To address the many knowledge gaps regarding patient and caregiver perspectives, we are collecting, in an ongoing clinical trial, both quantitative and qualitative assessments of patient and caregiver experiences before and for six months after opioids are initiated for refractory dyspnea in advanced COPD.

Our patients and caregivers have taught us much about effective palliation; we have a duty to act on their insights. The Canadian Medical Association’s code of ethics reminds us of our responsibility to “first consider the wellbeing of the patient” and that doing so requires our engagement in “lifelong learning to maintain and improve … professional knowledge, skills, and attitudes.”39 Evidence is accumulating to suggest that soon the appropriate question will no longer be if we should prescribe opioids to help palliate refractory dyspnea in patients living with advanced COPD, but rather how to do this competently7,40 and when.

Supplementary Material

Online Appendices:

Acknowledgements

The authors thank Dr. Robert Horton for his longstanding and insightful support of our research endeavours, and Ms. Shirley Wheaton, whose meticulous transcription of the interview audio files was essential to our analysis.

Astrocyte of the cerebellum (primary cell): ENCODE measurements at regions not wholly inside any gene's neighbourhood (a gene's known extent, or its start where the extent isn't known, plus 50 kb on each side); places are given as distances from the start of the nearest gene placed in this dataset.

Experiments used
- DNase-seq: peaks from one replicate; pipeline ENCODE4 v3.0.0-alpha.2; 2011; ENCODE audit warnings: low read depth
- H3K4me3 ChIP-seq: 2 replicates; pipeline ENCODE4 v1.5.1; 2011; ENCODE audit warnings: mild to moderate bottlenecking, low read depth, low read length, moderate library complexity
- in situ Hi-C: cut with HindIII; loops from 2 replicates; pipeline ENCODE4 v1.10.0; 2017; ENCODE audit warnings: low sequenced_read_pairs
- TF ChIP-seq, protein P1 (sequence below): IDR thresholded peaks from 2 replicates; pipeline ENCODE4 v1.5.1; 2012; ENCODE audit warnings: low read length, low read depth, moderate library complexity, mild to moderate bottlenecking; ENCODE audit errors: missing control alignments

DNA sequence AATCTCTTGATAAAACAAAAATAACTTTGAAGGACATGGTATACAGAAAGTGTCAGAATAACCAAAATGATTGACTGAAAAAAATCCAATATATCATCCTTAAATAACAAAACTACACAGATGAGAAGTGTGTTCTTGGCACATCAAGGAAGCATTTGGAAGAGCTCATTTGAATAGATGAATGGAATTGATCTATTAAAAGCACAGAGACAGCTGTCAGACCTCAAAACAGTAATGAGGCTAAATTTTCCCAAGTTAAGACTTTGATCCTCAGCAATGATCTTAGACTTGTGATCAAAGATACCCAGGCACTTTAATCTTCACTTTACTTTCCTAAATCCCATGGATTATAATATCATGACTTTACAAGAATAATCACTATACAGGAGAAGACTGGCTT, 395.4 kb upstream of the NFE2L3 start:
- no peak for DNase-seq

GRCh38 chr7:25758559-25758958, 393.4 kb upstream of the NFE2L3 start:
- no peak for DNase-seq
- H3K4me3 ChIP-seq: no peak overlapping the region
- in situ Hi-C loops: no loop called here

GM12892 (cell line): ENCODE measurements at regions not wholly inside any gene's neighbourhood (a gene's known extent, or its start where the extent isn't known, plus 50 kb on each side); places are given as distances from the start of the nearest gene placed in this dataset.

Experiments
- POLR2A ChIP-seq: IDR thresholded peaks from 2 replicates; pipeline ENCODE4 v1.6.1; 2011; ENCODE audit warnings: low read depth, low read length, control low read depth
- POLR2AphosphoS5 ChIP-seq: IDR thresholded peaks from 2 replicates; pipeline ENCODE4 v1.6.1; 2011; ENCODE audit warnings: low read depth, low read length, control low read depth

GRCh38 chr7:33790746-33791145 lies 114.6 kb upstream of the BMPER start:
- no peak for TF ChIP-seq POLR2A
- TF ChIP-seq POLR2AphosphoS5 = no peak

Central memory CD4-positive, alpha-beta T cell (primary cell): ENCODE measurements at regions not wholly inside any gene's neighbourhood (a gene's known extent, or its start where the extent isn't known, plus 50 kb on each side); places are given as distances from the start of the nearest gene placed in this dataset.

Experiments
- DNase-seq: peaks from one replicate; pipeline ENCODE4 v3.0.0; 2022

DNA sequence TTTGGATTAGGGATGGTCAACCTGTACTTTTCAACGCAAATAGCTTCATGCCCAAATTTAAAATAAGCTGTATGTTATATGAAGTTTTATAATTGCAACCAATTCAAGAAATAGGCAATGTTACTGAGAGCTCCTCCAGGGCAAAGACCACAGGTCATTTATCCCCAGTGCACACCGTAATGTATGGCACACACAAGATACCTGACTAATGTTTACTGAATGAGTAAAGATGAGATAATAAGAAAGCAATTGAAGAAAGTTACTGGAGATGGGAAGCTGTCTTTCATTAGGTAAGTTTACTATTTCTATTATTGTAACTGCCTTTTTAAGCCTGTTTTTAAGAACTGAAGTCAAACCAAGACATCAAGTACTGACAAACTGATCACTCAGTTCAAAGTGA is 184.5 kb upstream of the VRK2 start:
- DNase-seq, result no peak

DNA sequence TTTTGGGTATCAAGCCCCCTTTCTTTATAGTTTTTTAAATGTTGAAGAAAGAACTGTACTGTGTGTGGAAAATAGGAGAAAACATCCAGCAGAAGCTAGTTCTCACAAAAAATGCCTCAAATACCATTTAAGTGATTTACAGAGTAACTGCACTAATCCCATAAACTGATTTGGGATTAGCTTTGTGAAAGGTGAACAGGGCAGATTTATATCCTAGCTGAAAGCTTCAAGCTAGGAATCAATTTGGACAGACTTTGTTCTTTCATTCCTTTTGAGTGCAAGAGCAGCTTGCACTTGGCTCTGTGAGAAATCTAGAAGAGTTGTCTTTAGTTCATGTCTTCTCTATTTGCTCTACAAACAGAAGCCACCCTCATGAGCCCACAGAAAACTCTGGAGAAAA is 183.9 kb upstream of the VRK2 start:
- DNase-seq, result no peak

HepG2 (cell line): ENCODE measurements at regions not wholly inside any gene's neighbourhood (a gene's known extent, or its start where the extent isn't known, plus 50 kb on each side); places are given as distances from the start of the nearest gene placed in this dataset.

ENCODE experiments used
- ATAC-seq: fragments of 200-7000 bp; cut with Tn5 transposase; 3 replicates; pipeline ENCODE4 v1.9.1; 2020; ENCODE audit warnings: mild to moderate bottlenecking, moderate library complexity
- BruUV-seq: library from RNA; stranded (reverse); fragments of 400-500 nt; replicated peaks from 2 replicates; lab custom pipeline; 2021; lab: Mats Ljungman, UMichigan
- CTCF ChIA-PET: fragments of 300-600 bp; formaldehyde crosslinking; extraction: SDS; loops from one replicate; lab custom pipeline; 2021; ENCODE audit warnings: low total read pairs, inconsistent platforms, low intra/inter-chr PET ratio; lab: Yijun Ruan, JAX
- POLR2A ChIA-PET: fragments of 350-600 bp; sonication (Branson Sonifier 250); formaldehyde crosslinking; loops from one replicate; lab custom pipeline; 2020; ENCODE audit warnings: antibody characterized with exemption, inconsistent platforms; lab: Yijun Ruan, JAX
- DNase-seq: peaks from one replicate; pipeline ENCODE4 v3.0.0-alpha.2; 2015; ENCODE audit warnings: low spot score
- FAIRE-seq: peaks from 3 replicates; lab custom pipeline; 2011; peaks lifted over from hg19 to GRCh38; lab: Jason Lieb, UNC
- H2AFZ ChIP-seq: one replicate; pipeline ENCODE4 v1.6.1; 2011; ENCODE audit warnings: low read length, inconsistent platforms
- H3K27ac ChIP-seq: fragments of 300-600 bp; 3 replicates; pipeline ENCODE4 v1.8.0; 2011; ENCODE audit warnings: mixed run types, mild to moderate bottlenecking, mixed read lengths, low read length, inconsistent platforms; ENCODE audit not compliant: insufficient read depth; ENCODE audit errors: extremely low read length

Footnotes

Competing interests: None declared.

This article has been peer reviewed.

Contributors: Graeme Rocker, Joanne Young and Catherine Simpson contributed to the conception and design of the study. Interviews were conducted by Joanne Young and Cathy Simpson, and verbatim transcriptions were analyzed by Margaret Donahue. All of the authors contributed to the interpretation of data, drafting and revising the article, and gave final approval of the version submitted for publication.

Funding: The study involving patients and family caregivers was unfunded. The study involving physicians was supported by a grant from the Legacy Fund of the Lung Association of Nova Scotia. The study sponsor had no role in the design of the study, collection or analysis of data, the writing of the report or the decision to submit the article for publication. Morag Farquhar is funded by a Macmillan Cancer Support Post-doctoral Fellowship.